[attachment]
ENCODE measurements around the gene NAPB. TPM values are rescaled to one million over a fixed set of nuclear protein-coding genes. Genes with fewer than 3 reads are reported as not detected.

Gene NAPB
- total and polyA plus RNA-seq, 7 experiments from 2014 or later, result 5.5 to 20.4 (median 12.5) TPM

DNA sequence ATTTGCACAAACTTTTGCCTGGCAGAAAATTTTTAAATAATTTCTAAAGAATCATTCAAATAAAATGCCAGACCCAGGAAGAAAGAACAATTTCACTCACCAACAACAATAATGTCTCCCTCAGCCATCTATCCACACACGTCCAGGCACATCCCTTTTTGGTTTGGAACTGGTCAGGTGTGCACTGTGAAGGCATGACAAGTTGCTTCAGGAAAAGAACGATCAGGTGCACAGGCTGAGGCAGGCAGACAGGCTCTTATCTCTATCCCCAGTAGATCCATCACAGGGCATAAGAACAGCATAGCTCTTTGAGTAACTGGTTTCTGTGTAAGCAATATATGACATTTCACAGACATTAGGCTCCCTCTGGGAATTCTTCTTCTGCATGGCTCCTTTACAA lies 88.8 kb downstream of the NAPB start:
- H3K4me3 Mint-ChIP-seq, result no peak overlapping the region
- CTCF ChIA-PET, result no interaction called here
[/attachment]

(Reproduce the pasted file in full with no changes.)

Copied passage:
ENCODE measurements around the gene NAPB. TPM values are rescaled to one million over a fixed set of nuclear protein-coding genes. Genes with fewer than 3 reads are reported as not detected.

Gene NAPB
- total and polyA plus RNA-seq, 7 experiments from 2014 or later, result 5.5 to 20.4 (median 12.5) TPM

DNA sequence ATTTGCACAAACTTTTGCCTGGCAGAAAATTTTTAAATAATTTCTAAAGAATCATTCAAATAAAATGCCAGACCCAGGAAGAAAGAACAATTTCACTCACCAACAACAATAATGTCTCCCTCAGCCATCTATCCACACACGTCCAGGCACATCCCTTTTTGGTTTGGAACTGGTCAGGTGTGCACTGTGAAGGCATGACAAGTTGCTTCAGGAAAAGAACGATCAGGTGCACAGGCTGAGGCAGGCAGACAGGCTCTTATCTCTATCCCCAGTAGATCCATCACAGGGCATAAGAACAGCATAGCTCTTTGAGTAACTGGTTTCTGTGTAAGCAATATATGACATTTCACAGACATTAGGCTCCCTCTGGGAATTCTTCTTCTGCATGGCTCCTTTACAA lies 88.8 kb downstream of the NAPB start:
- H3K4me3 Mint-ChIP-seq, result no peak overlapping the region
- CTCF ChIA-PET, result no interaction called here